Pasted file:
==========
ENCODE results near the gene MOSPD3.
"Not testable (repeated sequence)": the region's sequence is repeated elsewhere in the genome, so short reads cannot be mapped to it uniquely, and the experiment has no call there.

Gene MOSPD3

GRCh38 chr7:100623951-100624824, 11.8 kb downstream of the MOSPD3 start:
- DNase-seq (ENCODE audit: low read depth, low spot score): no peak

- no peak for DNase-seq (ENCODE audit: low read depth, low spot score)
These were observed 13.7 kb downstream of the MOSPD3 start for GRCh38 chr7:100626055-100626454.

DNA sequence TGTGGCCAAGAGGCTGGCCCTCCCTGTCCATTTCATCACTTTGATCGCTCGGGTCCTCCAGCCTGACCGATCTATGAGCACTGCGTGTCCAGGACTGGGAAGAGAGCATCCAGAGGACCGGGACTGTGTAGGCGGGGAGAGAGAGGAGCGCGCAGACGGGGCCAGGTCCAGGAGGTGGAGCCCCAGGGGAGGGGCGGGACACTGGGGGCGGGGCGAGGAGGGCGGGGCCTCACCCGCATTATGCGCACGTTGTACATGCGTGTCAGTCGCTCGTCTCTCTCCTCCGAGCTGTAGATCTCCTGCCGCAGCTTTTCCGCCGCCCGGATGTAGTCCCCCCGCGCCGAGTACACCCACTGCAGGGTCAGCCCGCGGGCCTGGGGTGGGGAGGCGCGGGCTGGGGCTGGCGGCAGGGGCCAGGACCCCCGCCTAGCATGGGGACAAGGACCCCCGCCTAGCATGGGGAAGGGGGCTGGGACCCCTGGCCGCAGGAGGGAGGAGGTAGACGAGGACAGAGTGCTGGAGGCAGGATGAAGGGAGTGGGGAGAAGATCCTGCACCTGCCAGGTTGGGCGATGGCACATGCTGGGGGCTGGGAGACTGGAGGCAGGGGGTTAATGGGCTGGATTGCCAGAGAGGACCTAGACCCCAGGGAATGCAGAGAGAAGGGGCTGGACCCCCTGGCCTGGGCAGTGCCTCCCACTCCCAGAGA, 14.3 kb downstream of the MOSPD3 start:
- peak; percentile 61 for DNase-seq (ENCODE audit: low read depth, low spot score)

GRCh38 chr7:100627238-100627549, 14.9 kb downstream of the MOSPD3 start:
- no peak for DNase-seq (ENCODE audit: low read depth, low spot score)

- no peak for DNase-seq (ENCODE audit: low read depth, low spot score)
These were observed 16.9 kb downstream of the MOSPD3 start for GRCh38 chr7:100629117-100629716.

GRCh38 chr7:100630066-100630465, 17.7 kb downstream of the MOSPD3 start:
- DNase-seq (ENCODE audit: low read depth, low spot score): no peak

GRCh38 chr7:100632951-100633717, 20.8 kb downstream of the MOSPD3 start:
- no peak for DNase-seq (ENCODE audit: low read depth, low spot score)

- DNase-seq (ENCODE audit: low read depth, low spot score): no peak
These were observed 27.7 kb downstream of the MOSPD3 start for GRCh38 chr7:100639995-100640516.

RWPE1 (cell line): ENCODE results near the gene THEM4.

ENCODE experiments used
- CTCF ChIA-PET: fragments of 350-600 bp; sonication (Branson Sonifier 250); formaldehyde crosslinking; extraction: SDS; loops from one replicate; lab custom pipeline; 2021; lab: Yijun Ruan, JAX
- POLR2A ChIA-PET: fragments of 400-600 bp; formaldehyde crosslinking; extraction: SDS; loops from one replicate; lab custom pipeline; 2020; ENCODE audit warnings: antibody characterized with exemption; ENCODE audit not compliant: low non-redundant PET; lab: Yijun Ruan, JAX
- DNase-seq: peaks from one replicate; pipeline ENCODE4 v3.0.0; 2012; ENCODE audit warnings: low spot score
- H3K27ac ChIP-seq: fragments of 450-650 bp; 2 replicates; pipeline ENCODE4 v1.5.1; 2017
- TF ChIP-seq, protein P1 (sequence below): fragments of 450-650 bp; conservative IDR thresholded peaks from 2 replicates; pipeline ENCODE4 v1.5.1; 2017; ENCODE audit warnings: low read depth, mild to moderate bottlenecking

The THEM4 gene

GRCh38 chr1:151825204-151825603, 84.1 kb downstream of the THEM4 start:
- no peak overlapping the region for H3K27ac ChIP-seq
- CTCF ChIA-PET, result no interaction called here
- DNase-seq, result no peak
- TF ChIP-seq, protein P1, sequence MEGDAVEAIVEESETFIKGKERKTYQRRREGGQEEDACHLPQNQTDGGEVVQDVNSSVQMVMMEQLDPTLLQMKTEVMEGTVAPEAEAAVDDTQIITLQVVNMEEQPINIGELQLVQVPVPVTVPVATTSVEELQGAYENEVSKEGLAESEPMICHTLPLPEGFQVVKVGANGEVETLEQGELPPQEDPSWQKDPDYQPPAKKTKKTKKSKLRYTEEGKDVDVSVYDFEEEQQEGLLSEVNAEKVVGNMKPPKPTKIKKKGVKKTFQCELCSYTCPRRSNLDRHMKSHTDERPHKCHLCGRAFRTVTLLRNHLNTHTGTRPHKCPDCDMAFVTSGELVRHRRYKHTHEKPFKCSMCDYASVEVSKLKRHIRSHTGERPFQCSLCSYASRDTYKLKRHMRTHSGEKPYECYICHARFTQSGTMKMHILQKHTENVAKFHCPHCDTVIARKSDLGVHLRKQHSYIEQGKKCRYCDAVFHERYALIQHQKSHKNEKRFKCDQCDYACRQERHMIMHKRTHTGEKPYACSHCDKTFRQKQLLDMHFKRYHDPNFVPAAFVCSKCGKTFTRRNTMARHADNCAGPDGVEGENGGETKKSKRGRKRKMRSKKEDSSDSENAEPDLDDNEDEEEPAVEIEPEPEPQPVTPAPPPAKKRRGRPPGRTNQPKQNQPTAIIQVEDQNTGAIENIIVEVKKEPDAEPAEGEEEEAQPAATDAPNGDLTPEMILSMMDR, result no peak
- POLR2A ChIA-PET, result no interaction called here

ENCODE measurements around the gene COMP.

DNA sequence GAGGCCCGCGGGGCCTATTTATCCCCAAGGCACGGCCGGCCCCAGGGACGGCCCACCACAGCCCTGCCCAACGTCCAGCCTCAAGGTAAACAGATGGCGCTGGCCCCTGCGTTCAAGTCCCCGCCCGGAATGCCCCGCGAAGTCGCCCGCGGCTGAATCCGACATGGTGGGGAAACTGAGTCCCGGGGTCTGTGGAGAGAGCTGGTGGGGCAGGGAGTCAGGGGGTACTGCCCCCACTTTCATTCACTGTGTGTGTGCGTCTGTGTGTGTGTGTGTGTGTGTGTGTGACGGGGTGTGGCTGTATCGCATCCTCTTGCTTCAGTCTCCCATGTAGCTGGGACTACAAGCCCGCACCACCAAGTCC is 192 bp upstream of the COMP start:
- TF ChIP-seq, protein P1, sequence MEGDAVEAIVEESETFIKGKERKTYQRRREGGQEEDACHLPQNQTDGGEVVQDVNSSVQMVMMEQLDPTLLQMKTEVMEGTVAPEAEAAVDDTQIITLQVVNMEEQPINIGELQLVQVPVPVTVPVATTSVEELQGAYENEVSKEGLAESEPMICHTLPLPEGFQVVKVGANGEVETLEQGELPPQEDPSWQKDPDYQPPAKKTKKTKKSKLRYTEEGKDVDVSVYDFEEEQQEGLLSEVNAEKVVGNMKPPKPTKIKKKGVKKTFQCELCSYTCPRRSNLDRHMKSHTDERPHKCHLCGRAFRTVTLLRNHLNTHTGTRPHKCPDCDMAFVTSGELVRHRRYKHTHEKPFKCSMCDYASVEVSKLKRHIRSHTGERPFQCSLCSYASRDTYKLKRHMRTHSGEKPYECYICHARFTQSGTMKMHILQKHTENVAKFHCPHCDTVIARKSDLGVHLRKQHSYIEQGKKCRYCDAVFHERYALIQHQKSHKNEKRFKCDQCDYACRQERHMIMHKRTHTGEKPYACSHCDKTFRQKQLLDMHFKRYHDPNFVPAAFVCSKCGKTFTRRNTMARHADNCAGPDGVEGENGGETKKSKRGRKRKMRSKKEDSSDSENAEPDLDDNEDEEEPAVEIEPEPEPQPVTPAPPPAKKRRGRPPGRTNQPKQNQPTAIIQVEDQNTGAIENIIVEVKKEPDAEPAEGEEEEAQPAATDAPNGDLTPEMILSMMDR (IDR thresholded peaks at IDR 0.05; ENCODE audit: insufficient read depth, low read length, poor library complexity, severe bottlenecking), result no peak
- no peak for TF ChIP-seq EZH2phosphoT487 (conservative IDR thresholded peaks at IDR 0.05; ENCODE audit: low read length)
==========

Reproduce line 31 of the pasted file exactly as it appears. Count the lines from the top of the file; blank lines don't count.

- DNase-seq, result no peak